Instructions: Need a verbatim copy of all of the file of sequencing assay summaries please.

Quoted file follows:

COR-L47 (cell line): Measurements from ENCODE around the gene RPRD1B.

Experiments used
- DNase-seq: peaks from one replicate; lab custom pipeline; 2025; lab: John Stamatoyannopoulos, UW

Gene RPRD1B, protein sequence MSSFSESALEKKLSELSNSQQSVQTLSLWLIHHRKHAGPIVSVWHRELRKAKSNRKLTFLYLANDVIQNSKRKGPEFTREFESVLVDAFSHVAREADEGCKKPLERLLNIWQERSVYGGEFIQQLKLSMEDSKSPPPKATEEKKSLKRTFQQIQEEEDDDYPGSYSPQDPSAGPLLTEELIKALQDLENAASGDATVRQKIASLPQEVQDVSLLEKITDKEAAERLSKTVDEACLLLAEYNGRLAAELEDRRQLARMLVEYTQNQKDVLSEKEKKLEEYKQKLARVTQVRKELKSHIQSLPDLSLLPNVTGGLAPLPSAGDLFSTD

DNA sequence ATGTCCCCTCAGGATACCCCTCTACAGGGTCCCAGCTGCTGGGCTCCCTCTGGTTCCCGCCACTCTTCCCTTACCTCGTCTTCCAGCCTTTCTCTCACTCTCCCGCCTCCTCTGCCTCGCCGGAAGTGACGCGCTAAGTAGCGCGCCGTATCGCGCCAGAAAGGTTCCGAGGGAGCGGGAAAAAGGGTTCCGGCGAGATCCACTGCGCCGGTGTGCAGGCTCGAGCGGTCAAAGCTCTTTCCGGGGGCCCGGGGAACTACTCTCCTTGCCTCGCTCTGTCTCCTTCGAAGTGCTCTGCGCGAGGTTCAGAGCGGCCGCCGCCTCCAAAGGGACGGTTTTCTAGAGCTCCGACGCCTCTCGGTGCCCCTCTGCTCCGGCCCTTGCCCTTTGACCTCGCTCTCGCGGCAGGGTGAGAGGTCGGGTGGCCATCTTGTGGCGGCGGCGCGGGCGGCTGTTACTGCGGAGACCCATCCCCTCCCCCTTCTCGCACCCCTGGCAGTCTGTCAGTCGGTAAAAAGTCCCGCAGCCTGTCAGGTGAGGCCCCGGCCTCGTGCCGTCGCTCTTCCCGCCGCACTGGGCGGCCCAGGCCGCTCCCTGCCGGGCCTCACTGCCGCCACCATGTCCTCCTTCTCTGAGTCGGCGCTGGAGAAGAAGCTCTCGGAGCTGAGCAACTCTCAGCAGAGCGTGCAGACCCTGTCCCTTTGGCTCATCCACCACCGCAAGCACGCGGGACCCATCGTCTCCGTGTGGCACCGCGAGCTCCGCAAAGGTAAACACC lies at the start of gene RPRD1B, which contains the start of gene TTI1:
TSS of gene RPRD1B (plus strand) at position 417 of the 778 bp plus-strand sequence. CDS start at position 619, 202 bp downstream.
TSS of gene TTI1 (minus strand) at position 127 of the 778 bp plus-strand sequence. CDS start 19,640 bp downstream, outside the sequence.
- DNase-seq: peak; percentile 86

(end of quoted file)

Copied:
COR-L47 (cell line): Measurements from ENCODE around the gene RPRD1B.

Experiments used
- DNase-seq: peaks from one replicate; lab custom pipeline; 2025; lab: John Stamatoyannopoulos, UW

Gene RPRD1B, protein sequence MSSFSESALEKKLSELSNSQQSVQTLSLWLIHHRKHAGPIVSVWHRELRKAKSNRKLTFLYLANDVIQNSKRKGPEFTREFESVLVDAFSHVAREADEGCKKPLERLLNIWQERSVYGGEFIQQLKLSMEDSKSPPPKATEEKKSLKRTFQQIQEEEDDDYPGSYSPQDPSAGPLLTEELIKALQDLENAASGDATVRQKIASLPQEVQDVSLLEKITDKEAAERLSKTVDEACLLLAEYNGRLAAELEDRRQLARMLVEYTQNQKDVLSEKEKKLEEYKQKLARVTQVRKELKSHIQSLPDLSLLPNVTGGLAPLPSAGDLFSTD

DNA sequence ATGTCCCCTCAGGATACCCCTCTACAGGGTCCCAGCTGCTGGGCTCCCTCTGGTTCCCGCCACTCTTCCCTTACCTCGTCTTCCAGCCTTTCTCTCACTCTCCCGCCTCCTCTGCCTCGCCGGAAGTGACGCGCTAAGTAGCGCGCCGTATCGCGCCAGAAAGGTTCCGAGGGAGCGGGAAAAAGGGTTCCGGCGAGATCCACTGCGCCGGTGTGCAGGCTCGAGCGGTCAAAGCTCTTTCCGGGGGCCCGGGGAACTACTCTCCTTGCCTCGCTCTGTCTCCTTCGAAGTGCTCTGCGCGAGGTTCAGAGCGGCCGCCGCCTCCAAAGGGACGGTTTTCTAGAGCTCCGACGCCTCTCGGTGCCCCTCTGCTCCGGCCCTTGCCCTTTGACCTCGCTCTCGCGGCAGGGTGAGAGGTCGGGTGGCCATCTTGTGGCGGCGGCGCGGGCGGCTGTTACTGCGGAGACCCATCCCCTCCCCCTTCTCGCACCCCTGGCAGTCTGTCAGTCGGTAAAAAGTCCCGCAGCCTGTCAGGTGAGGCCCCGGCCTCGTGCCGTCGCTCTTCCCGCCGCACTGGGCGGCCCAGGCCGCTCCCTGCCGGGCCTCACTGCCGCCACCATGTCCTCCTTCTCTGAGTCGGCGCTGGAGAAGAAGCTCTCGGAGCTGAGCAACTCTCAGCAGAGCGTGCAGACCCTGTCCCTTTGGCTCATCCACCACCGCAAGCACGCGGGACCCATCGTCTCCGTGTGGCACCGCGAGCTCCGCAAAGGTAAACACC lies at the start of gene RPRD1B, which contains the start of gene TTI1:
TSS of gene RPRD1B (plus strand) at position 417 of the 778 bp plus-strand sequence. CDS start at position 619, 202 bp downstream.
TSS of gene TTI1 (minus strand) at position 127 of the 778 bp plus-strand sequence. CDS start 19,640 bp downstream, outside the sequence.
- DNase-seq: peak; percentile 86